The British and U.S. news media have issued repeated warnings about robotics and artificial intelligence threatening jobs, but one expert says that’s a gross oversimplification. Yes, U.K. automation faces some significant challenges, including a dearth of commercial investment, a talent shortage, and its exit from the EU. But there are ways for British and European robotics to overcome these challenges, according to one expert.
David Bisset is one of the leading advisers on robotics for the British and EU governments. The former lecturer and head of robotics research at Dyson Ltd. began studying electronics at London Kings College in 1979 and then completed his Ph.D. at the University of Kent in 1987.
In 2012, Bisset was one of the primary authors of the European Strategic Research Agenda and chaired the domestic robotics committee of EUROP. He is now the road-mapping expert for euRobotics and chair of the Robotics and Autonomous Systems Special Interest Group (RAS-SIG AB).
In this interview with John Hannah, Tharsus Group‘s RAS lead, Bisset reflects on the progress of the robotics industry and the U.K.’s positioning within it.
Hannah: It’s no secret that robotics is one of the most hotly contested topics at the moment. Why do you think this is? Is this just hype, or will we see the robot revolution imminently?
Bisset: The term “robot revolution” implies a rapid change over a short period of time. That’s not what is going to happen here. Robotics will impact extensively across nearly all sectors of the economy, but the impact will be accumulative and slow. There may be a tipping point where it becomes more visible or where particular applications really take off, particularly as observed by the general public. However, robots are already here and in use, and the impact is measurable.
An assessment of this also hinges on the definition of “robot.” It may be easier to discuss the impact from machines that make autonomous decisions. Where those machines are affecting the physical world, then this will be transformative in a number of sectors.
However, many of these applications are not publicly visible, although their impact will become more visible over time. For example, in cities, in healthcare, in farming and the food chain, and in the maintenance and inspection of infrastructure.
Hannah: There has been widespread commentary about human job obsolescence due to AI and robotics. Books such as Martin Ford’s Rise of the Robots are a good example of this. How do you view these concerns when set against the desire to increase productivity and support an aging workforce?
Bisset: Firstly, it is important to realize that in many of these studies, what is being discussed is AI and robotics rather than just robotics. In particular, the middle-ranking clerical jobs may change as a result of increased use of intelligent tools.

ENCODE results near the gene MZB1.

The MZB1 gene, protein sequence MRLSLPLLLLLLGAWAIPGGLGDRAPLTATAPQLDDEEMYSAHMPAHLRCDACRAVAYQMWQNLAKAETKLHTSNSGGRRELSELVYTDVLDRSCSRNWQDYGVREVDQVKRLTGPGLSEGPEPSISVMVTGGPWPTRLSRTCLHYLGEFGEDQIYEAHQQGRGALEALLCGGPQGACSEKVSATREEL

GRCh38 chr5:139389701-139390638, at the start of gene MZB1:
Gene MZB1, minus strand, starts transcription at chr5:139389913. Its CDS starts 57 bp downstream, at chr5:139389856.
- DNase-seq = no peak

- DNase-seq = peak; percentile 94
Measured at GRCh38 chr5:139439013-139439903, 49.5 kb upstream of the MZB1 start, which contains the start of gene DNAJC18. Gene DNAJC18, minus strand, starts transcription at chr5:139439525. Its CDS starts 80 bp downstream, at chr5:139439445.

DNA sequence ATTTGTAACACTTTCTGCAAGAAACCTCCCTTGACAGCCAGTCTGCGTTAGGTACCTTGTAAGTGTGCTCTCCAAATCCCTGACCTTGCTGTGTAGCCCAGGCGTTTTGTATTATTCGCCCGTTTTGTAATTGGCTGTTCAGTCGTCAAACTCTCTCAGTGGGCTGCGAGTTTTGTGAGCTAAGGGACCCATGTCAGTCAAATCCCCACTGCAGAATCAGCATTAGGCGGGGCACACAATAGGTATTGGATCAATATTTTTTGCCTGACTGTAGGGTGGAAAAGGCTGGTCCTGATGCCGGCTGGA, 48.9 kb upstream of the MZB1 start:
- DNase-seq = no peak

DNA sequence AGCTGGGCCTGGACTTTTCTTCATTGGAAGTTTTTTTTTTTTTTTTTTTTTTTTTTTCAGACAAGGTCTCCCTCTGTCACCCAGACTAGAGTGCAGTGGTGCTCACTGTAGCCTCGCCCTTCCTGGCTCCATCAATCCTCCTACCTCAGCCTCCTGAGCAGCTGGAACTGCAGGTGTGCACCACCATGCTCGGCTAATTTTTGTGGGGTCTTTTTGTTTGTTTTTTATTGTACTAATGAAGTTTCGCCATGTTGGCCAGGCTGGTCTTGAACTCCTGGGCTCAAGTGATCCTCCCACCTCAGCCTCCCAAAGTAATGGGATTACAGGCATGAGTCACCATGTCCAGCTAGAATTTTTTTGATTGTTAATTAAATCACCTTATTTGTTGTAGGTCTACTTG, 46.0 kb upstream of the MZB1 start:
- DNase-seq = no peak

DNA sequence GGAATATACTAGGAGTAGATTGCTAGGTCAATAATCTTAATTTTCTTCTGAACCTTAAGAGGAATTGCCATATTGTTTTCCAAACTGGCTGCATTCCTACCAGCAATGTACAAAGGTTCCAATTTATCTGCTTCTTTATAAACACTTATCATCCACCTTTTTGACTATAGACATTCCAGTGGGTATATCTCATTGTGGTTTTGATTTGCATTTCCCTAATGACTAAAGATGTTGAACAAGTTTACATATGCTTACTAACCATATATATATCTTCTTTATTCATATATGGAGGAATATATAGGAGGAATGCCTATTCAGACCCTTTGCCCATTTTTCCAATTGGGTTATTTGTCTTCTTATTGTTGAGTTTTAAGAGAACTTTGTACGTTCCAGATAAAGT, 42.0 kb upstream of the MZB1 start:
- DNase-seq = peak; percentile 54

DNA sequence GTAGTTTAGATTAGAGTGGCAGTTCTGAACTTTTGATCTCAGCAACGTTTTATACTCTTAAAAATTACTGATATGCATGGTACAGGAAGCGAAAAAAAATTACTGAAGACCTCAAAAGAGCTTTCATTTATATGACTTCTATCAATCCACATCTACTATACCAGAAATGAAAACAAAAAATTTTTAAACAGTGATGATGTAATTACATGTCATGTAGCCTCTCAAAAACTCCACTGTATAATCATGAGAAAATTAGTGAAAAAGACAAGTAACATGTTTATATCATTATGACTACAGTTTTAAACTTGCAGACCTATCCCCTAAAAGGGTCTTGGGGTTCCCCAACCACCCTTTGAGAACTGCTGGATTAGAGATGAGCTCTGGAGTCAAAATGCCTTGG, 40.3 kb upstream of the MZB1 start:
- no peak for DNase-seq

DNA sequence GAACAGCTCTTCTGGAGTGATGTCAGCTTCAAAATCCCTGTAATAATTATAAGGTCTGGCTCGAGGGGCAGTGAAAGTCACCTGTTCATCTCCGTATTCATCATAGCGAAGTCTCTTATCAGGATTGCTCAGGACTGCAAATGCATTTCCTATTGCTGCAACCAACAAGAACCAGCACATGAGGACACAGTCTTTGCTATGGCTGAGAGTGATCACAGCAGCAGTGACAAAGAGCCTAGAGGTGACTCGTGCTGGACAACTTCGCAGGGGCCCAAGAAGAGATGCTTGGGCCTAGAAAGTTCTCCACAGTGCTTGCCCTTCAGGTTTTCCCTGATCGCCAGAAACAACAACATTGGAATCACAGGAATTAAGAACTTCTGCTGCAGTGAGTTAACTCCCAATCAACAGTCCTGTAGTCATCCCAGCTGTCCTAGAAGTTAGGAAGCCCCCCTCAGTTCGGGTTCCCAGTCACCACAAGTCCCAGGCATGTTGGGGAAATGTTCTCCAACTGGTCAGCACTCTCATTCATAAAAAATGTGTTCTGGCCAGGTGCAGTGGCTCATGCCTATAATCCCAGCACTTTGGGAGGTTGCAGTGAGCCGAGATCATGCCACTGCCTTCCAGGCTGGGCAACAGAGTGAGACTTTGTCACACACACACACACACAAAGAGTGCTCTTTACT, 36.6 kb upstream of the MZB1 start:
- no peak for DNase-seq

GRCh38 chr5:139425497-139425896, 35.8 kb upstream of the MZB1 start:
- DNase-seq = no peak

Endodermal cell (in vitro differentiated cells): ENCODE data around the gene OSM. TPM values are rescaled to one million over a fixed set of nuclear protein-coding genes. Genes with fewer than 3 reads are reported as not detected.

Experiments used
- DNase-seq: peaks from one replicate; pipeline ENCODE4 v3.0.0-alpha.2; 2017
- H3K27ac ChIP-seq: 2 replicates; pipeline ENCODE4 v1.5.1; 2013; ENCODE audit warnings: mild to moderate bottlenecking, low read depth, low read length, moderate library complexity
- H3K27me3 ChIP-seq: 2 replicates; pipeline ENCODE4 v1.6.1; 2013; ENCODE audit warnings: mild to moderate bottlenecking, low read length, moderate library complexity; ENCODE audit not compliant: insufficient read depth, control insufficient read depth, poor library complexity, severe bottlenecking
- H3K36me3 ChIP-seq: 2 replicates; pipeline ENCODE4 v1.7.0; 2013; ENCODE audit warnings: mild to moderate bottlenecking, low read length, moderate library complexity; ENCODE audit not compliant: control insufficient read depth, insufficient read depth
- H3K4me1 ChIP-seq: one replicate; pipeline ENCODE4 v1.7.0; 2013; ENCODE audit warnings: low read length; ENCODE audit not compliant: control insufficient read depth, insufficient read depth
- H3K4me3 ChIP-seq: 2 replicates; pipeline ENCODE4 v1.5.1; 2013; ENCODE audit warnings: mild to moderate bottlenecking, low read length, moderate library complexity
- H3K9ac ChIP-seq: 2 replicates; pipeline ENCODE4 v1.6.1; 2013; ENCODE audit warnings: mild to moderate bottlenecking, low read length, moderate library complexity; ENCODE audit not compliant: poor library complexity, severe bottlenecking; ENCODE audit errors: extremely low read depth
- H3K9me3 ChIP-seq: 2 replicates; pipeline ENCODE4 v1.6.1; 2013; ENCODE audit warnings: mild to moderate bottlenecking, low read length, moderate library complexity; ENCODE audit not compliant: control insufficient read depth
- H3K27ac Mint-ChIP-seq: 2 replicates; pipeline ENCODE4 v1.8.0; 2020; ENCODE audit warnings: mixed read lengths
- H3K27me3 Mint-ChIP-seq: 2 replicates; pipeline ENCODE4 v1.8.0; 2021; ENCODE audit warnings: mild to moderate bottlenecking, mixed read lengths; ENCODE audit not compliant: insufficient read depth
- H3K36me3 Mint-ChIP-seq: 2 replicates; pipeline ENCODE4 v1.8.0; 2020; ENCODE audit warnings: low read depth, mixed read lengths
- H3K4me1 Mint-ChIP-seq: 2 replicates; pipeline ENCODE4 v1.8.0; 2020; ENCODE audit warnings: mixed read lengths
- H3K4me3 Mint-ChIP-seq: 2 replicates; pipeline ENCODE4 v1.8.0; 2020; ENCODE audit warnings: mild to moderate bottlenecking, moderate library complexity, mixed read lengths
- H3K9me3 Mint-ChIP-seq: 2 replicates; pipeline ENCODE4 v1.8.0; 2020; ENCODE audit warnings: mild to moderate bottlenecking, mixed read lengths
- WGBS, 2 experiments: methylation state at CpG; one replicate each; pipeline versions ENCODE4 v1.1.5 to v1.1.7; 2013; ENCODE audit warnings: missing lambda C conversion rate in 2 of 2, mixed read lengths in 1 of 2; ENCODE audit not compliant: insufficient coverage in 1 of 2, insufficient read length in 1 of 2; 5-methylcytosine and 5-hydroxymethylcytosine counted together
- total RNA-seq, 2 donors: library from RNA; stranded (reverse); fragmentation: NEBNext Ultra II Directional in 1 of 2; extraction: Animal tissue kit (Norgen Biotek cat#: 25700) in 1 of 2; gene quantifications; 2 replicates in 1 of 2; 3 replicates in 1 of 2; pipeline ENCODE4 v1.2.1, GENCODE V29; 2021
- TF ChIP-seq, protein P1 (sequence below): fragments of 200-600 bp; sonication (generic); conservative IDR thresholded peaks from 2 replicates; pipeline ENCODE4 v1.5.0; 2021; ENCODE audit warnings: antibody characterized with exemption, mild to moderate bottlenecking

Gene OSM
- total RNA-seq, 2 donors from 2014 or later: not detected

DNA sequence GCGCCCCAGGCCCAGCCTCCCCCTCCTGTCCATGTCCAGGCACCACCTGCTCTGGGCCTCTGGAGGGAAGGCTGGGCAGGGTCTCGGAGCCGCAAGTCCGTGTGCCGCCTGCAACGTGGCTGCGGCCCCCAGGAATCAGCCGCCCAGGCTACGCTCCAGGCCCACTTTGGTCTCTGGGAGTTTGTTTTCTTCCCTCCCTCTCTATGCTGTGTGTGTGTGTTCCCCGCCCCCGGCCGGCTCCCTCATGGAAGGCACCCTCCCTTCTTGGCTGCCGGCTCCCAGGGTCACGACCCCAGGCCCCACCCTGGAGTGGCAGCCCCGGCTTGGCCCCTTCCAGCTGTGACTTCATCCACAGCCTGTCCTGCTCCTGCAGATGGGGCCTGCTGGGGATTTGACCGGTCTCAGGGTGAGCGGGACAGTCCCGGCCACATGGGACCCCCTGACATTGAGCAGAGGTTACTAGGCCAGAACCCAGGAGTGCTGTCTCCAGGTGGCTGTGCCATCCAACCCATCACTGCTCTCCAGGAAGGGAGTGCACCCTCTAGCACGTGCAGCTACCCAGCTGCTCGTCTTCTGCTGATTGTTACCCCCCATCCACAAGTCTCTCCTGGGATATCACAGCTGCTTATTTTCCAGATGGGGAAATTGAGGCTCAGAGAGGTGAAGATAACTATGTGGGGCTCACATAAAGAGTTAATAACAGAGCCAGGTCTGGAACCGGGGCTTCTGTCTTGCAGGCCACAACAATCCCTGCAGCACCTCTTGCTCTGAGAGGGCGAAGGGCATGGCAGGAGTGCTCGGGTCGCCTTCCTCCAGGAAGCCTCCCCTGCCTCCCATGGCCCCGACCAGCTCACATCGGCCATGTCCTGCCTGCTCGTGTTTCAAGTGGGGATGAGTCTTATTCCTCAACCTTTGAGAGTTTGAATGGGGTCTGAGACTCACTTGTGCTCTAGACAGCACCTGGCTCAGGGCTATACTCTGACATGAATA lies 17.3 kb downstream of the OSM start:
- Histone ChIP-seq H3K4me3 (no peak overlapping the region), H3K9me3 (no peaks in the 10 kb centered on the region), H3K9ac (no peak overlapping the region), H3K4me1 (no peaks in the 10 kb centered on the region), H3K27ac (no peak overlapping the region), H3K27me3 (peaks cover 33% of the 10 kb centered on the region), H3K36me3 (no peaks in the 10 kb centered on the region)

However, it is important to examine if the word processor or the typewriter, both of which replaced key skills, had any impact on employment. I think in both cases, they increased productivity so that more could be done by the same number of people. However, in the transitions people were displaced, and it is the transitions that must be managed.
Each report clearly states that it’s only looking at the losses, not at the jobs that will be gained. There is good evidence that the introduction of robotics into manufacturing increases jobs. It will reduce shop-floor jobs, but it will increase other jobs as raised productivity levels and competitiveness will create new opportunities.
The other way to look at this is that by not introducing automation and robotics, we will reduce competitiveness … which will certainly result in job loss as the economy realigns.
Hannah: Is it fair to say that the U.K. automation appears to be lagging behind peers such as Germany and France in creating successful robotics companies? Why do you think this is? As chair of the Robotics and Autonomous Systems Advisory Board under the Knowledge Transfer Network, which areas should the U.K. focus on to improve robotics development/innovation?
Bisset: We have some very healthy and innovative robotics companies in the U.K., and the numbers are comparable to France and Germany. We have fewer well-established robotics companies because we have lost out on the industrial robotics market.
At issue is ensuring that innovative U.K. automation SMEs [small and midsize enterprises] can grow to mid-caps. This is also a Europe-wide problem. In addition, there are many spinouts and a good number of incubators in the U.K. that will generate successful SMEs over time.
However, more can always be done. There are two key factors: access to funding and access to expertise.
Access to expertise is critical — whether that is about technology, regulation, access to markets, access to testing, or regulatory advice. It is critical to ensure that small companies that are starting out get the right advice from the start.
The RAS Advisory Board has long argued for a RAS Catapult, or an equivalent industrially-focused institute to complement the other catapults and provide a bridge between academia and industry. Robotics has very broad cross-sector impact, and the sectors where this impact will occur will need support in its development and deployment, as they would with any other major shift in technology.